Have you ever experienced slow loading or lag on a webpage while trying to load a large amount of data? If so, you’re not alone. An effective solution to improve the experience is to use infinite scrolling, which works similarly to how your Twitter feed continuously loads more tweets as you scroll down.
A web design technique where, as the user scrolls down a page, more content automatically and continuously loads at the bottom, eliminating the user’s need to click to the next page.
Using Angular? Here’s a detailed implementation
Table Of Content
- Getting Started
- RxJS operators
- Scroll API
- The Code
- UX and Accessibility Consideration
- Other Pagination Strategies
- Bonus: What About Other Flattening Operators?
- Next Step
Infinite scrolling is often used for a few key reasons:
Data Fetching: Loading large data sets all at once can lead to latency issues or even browser crashes.
Mobile Usability: On mobile platforms, scrolling is more intuitive than navigating through multiple pages.
Resource Optimization: Incremental data loading is generally more resource-efficient, reducing the load on both the server and the client, which can lead to faster load times and a better user experience.
You’re going to build a minimal yet efficient function using RxJS. It will include:
- Support for vertical scrolling
- Horizontal scroll support for both LTR and RTL
- A threshold for determining when to fetch more data
- Loading state
The writing assumes you have a basic understanding of RxJS. No worries though, I’ll explain any special code or RxJS features along the way. So get ready, because you’re about to dive into some RxJS operators! 😄
Well, Let’s start!
The only thing you need to get started is RxJS. Install it with this command:
Note: I’m using TypeScript primarily for clarity in showing what options are available through types. You’re free to omit them, but if you do want to use types, I’d suggest opting for a framework that has built-in TypeScript support.
RxJS operators are functions that manipulate and transform observable sequences. These operators can be used to filter, combine, project, or perform other operations on an observable sequence of events.
Common RxJS Operators
There are a lot of them, most used (by me 😆) are
finalize. You might already know how to use those but lucky you, we’re going to learn about other useful operators!
Take a look at the following observable:
The result would be 1 2 3 4 5. -Each in a new line-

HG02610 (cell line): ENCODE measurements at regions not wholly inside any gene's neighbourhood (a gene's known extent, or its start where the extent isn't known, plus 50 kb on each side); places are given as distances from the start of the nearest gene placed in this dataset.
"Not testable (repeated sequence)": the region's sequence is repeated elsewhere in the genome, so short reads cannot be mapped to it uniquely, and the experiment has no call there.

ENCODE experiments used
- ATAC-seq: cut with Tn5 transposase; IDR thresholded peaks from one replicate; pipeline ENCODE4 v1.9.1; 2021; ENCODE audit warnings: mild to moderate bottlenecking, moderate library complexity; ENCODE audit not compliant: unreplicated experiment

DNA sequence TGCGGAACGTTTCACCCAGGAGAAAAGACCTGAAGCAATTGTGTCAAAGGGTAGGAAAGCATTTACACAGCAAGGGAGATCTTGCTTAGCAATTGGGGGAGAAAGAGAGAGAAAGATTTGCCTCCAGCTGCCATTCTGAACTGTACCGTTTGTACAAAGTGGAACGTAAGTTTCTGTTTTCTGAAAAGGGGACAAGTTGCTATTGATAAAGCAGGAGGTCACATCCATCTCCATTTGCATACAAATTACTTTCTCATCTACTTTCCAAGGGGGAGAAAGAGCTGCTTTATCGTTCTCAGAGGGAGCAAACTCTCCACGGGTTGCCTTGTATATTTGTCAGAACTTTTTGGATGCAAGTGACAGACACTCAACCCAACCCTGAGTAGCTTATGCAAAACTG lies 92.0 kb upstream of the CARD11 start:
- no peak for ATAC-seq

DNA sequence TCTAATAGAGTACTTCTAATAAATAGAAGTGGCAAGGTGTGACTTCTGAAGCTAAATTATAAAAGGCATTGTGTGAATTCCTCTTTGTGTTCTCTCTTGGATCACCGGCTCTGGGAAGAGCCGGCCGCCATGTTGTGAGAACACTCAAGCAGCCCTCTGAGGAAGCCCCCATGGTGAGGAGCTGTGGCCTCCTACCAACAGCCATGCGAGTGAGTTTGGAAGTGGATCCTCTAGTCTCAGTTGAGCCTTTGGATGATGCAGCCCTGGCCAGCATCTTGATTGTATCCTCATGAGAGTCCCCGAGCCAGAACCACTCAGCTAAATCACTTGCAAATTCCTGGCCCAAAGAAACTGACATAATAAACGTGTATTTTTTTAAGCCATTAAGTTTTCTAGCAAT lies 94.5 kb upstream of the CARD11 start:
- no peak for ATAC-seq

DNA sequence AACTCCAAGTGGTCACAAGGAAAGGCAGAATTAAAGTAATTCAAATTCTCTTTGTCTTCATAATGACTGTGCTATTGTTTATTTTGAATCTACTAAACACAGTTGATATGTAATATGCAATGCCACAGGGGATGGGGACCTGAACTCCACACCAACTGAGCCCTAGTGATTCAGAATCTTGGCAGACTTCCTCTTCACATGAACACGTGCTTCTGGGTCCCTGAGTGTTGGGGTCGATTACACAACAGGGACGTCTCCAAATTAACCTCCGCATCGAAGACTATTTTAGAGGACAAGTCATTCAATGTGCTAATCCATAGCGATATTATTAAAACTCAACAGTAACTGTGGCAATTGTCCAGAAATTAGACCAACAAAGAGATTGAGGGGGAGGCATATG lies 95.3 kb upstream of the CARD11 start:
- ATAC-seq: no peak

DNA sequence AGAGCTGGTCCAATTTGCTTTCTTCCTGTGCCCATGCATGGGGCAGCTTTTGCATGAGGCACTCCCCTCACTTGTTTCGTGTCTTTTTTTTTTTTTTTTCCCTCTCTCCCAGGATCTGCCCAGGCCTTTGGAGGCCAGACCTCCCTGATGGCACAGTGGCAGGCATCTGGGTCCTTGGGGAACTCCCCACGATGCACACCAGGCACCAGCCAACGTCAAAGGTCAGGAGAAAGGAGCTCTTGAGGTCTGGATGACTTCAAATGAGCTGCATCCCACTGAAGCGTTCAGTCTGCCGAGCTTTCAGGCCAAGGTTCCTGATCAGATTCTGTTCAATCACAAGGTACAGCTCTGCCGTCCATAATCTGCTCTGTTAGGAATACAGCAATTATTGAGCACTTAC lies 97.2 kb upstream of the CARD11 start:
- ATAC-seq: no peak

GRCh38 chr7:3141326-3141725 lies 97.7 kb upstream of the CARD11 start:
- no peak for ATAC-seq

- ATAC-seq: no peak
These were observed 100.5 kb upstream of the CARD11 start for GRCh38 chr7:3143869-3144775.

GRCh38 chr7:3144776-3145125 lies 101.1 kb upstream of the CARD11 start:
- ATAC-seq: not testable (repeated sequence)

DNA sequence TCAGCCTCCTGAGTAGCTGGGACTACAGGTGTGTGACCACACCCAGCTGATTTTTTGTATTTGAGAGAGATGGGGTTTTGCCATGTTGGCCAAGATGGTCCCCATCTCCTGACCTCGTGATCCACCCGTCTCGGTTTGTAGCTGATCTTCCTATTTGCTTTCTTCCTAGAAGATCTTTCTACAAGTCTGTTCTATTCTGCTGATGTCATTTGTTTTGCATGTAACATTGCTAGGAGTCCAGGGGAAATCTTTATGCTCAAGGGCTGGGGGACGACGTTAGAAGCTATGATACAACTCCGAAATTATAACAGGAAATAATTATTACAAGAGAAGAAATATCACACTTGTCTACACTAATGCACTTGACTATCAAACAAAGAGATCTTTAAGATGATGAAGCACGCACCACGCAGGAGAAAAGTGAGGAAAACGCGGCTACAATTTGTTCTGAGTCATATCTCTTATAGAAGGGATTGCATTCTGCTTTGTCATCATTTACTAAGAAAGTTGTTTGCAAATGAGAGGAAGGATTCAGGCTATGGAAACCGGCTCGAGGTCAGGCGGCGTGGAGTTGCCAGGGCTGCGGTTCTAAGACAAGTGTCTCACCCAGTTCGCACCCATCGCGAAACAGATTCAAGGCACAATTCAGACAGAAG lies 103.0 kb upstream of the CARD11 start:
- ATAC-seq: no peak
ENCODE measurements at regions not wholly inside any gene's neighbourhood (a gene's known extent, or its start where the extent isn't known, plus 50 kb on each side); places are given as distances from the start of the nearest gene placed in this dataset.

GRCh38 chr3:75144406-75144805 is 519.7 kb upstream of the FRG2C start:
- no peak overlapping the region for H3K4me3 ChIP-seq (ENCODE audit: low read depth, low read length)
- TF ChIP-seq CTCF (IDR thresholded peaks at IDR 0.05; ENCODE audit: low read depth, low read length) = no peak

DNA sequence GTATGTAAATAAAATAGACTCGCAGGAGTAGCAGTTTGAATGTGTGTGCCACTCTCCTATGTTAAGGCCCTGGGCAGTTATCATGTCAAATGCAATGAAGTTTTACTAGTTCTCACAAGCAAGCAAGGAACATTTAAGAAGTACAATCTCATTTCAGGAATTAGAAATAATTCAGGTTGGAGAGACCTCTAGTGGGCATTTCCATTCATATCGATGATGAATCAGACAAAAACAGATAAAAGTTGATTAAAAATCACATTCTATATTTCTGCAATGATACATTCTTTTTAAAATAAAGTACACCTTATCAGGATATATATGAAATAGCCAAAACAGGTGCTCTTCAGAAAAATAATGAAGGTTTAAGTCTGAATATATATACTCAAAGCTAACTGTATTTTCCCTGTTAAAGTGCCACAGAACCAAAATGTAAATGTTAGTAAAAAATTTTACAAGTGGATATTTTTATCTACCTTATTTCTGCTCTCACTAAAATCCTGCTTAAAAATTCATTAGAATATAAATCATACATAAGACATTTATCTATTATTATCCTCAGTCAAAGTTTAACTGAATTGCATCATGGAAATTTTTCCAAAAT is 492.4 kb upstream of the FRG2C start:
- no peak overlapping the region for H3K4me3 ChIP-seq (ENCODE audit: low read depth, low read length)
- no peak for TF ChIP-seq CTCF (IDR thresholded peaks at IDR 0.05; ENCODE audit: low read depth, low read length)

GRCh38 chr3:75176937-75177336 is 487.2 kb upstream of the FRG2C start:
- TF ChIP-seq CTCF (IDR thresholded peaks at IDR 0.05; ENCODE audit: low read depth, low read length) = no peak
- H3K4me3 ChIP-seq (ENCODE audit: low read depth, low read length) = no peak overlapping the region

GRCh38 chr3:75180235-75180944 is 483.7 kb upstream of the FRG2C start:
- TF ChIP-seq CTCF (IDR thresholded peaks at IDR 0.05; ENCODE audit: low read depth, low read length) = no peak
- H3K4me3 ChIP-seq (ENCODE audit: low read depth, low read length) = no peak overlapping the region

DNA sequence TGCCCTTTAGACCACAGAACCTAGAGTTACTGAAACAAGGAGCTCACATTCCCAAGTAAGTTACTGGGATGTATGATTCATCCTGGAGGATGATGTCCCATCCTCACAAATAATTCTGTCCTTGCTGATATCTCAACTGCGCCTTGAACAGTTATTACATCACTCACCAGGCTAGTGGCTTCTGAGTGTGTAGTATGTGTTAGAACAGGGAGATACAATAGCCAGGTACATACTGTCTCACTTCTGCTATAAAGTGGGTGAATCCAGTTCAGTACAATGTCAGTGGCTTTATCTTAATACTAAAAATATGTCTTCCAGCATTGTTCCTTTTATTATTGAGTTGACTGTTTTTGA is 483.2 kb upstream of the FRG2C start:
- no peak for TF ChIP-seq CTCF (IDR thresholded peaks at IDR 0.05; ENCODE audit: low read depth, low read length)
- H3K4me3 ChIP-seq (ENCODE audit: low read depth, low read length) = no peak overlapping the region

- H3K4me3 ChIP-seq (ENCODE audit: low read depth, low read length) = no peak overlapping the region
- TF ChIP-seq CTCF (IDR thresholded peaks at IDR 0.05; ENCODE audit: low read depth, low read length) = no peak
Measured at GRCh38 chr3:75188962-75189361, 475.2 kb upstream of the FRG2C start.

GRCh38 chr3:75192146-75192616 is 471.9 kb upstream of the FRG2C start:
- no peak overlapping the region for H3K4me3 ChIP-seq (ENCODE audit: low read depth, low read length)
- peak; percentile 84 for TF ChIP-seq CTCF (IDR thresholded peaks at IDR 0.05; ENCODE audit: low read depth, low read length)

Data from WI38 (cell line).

To only log odd numbers
Say there’s a possibility that the
source$ might emit a
null value. You can use a
filter to stop it from passing through the rest of the sequence.
To change the sequence of events, you can use the
What if I want to inspect an event without changing the source sequence
To monitor the end of an observable’s lifecycle, you can use the
finalize operator. It gets triggered when the observable completes.
It is usually used to perform some cleanup operations, stop the loading animation, or debug the memory, for example, add a log statement to ensure that the observable is complete and doesn’t stuck in the memory 🥲.
Imagine you’re building a login form and upon the user typing its password you want to hit the backend server to ensure the password conforms to certain criteria.
This example might work fine with one key caveat; on every keystroke, a request is sent to the backend server, thanks to
switchMap it’ll cancel previous requests so there might not be as much harm, however, using
debounceTime you can ignore
input events till the
dueTime -argument- is pass.
debounceTime essentially implies creating 2 seconds between each keystroke, so a user enters “hello” and then before 2 seconds pass enters “world” and only one request will be sent. In other words, each event has to have a 2 seconds distance from the last event.
An observable might not have value immediately and you need an event readily available for the new
This sample will immediately log “+1” even if
timezoneInput value is never entered
You could rewrite the previous example to be as follows
Thanks to RxJS you can use
fromEvent that will encapsulate that boilerplate, all you need to do is to say which event to listen to and from what element. Of course
fromEvent returns an observable 🙂
I admit this one might be difficult to digest, it was for me. Taking the same previous example, Let’s say that you have a form, an input, and a submit button. When the user clicks on the submit button you want to stop listening to the
input event. Yes,
takeUntil as it sounds, it lets the subscribers take events until the provided observable emits at least once.
The pipe function in RxJS is a utility for composing operations on observables. Use it to chain multiple operators together in a readable manner, or to create reusable custom operators. This is crucial when the source sequence is complex to manage.
Sometimes, you need to fetch some data with every incoming event, say from the backend server. There are a few methods to do this.
Like a regular map, the